Sailors ready to work, but….. AGS Secretary General explains

The Secretary General of the Association of Gambian Sailors (AGS),Abdou Sanyang
Abdou Sanyang, has said that they are ready to work but that
government needs to revisit its policies and regulations to make it
easy for fishing trawlers to operate and create employment for
Gambians.Mr. Sanyang made this remark in an interview at their office in
Banjul on Thursday, 22 October 2015, in response to the calls being
made by some members of his association for the president to address
their plight, which was published in the Foroyaa issue of yesterday.
The AGS Secretary General said the new regulations on the licensing of
industrial fishing trawlers which want to apply for a permit to fish
in Gambian waters as well the condition for them to sell 50% of their
catch are issues that need to be revisited.
He suggested that the Government should consult with stakeholders,
including his association, as they are on the ground and directly
affected by the regulations.
Mr. Sanyang said the government should consider enhancing the fishing
industry by having proper structures in place such as good wharfs for
trawlers with big drafts to be able to anchor, good storage
facilities, good marketing strategies and market outlets. He said to
have such policies and infrastructure in place would make the fishing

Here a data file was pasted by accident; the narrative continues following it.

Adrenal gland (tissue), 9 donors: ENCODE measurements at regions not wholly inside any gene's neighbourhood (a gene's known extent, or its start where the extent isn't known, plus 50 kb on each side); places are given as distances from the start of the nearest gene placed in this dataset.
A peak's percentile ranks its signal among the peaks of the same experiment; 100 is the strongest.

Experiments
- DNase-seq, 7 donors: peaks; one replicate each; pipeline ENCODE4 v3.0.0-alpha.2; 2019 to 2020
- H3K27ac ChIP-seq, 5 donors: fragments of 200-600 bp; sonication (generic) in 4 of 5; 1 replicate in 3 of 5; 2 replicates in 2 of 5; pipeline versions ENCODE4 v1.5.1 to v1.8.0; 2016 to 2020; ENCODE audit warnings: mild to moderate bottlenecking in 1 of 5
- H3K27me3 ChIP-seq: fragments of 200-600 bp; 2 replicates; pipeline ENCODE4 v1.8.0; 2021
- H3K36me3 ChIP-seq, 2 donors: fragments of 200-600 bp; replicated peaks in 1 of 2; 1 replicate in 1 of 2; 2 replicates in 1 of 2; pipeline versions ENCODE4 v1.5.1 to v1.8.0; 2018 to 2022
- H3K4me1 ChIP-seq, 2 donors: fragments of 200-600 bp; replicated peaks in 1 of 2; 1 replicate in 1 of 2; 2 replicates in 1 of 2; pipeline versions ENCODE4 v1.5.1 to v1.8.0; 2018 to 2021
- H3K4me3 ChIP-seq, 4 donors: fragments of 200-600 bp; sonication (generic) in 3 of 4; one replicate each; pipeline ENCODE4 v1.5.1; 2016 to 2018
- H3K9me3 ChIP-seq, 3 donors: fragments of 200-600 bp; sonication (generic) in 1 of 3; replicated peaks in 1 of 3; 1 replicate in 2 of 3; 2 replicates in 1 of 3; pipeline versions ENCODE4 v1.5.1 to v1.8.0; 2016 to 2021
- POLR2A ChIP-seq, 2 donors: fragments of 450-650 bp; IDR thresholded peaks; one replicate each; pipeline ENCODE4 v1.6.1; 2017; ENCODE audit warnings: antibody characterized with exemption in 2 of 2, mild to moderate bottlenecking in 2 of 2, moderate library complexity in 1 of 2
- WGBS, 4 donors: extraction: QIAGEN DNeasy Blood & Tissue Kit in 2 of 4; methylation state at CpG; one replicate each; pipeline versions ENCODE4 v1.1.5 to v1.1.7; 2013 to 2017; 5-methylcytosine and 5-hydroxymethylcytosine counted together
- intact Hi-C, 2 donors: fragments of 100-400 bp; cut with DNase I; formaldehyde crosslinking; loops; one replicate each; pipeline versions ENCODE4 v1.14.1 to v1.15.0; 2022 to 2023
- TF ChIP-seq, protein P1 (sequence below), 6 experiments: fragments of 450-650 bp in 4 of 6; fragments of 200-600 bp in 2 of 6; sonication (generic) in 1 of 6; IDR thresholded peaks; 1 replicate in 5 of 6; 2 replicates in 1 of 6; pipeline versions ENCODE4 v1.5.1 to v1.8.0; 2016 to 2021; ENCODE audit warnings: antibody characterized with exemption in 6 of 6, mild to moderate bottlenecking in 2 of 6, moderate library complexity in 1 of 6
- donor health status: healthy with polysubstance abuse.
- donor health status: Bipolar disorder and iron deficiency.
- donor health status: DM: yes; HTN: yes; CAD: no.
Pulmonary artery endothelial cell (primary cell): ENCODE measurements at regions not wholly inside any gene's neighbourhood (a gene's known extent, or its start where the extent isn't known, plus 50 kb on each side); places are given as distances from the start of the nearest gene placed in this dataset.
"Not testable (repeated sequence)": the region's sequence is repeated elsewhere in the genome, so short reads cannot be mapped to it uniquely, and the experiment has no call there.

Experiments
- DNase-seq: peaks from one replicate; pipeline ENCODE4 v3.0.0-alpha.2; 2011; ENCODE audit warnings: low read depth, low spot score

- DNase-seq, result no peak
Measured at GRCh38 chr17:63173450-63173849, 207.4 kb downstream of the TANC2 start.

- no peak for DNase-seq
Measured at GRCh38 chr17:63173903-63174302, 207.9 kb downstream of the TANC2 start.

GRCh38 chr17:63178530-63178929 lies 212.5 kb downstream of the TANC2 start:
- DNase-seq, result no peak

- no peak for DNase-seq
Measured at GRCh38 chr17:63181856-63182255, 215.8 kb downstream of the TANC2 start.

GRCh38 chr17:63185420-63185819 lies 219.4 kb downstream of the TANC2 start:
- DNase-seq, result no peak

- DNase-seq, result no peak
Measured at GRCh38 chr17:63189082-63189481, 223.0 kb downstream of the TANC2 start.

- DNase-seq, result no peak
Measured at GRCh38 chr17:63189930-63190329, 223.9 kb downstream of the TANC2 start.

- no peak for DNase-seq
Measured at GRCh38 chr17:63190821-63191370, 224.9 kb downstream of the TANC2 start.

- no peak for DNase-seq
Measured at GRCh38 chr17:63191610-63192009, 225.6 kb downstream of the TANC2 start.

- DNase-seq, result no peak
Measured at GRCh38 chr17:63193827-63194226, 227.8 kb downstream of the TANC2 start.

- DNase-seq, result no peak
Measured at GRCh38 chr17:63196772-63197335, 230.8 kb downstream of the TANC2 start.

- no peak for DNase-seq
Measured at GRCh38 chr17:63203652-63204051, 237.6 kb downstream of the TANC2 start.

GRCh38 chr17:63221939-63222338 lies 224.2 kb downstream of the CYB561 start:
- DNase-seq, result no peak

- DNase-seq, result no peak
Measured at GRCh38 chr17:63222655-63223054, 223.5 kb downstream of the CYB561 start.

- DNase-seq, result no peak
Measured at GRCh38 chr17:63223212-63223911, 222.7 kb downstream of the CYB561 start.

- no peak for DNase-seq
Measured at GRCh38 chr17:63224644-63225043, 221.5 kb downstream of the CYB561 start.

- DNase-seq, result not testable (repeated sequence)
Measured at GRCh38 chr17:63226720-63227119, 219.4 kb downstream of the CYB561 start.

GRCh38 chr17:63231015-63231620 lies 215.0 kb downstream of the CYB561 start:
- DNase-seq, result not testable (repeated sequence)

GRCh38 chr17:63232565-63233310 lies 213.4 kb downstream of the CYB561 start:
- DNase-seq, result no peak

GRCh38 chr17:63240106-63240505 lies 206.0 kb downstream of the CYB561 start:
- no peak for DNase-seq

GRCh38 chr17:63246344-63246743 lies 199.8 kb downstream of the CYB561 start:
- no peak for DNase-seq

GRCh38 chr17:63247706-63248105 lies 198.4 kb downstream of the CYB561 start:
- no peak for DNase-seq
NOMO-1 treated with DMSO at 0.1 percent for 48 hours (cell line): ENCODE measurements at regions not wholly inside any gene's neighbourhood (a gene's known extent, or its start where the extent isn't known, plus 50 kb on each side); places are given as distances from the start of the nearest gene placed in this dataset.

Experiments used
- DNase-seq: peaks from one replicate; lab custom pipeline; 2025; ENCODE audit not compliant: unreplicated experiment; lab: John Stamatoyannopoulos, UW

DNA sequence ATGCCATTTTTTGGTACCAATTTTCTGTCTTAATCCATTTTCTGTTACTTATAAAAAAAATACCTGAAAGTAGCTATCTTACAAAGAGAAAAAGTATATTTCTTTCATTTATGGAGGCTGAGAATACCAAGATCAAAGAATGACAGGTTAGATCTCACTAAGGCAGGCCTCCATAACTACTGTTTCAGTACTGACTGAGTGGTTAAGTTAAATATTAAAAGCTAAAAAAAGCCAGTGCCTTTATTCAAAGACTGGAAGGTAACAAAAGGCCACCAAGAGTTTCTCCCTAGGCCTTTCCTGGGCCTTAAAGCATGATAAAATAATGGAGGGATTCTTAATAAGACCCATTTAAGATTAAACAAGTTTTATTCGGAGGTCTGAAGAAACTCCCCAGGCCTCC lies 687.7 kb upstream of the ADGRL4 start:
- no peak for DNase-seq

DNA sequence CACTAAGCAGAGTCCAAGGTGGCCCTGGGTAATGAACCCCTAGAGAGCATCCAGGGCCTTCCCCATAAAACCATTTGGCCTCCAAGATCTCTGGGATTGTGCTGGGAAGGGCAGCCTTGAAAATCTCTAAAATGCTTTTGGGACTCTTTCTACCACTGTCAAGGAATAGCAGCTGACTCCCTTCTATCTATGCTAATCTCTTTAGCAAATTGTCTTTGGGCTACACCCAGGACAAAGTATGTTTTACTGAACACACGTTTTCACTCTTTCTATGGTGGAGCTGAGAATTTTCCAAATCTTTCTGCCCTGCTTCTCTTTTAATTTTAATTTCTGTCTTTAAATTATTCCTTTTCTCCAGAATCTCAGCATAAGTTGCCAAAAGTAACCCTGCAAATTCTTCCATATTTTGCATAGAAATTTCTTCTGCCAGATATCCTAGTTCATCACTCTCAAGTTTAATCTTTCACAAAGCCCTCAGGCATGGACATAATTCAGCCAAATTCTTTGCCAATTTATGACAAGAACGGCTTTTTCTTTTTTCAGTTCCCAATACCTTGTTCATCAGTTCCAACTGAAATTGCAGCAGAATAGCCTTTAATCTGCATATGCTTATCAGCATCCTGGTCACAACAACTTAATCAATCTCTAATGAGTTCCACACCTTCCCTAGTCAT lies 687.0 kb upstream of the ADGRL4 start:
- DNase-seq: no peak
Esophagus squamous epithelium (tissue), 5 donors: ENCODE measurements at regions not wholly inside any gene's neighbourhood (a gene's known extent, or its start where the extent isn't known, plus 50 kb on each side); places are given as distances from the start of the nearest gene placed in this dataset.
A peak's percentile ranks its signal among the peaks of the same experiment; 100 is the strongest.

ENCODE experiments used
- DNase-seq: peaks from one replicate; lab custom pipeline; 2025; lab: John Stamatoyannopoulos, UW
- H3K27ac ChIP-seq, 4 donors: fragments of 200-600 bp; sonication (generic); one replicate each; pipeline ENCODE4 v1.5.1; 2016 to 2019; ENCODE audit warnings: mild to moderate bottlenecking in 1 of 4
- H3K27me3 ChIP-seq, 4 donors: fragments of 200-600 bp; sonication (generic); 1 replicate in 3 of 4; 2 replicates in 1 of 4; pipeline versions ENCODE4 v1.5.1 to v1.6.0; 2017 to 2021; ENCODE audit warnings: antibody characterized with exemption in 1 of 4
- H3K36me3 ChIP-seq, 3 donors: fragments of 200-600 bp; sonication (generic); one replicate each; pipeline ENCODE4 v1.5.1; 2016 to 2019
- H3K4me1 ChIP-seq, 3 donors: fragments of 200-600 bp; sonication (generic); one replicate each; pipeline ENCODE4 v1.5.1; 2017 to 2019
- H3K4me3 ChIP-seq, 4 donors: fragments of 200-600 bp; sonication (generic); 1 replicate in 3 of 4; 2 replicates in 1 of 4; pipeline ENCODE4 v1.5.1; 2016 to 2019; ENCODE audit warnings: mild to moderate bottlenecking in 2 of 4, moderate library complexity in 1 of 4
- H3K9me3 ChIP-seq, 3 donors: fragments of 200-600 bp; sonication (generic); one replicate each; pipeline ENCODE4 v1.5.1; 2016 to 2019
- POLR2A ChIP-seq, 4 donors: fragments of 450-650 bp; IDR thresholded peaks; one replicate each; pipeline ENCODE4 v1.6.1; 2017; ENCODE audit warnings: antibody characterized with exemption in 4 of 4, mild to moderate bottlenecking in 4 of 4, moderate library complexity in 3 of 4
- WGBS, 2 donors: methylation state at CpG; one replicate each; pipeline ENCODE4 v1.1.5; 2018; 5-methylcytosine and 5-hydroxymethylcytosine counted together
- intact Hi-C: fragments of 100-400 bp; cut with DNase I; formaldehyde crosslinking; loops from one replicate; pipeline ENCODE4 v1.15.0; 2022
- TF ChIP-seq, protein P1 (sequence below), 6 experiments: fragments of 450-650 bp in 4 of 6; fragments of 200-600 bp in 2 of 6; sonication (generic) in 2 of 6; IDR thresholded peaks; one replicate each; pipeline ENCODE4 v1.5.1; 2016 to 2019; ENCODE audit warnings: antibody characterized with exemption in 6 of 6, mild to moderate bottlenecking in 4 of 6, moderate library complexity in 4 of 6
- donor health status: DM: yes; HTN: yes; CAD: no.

industry lucrative and create employment opportunities for young
people in the Gambia.
The sailors’ association SG cited some of the challenges facing the
industry as the port charges which, he said, is too expensive as well
as the high cost of fuel.
“Port charges and fuel cost for trawlers are cheaper in the other
countries in the sub-region than in the Gambia,” said Mr. Sanyang.
The AGS SG indicated the need for sailors to have basic training,
adding that his association has been trying to address this need
for its members.
“We do engage the Navy, Fire and Rescue Services and the Gambia Red
Cross to train our members to learn skills of the trade in order to
become professional sailors. All the expenses relating to this
training are borne by the association,” said the AGS SG.
He added that there is even an outstanding graduation with Navy which
they still could not organise due to financial constraints.
“As an organisation, we’re facing serious financial constraints and if
this trend is to continue, we’ll end up closing down our office and
join the unemployed in streets,” revealed the AGS SG. He added “We
work hard to establish an office and we pay our own rent as well as
operational costs such as electricity and giving fares to our members
who are coming all the way from the Kombos. We pay at least D20, 000
every month as rent and D15, 000 for electricity as well as other
miscellaneous expenses. It is now six months since we haven’t got any
contracts for our members and  the money we use to support all these
commitments comes from the deductions on the wages and salaries of the
sailors and not from the government.”
He said it is the Fisheries Act which establishes the AGS which
started operating in 1995 but that since then they have not received
any subvention from the government.
He concluded that they are also requesting for an audience with the
president to discuss the issue of enhancing the fishing industry and
to have more trawlers for young people to work.
Mr. Alieu Secka, the Deputy Secretary General of AGS, was also present.
Foroyaa will contact the ministry of fisheries to enquire how
government can support the fishing industry to create more employment
opportunities and development of the sector.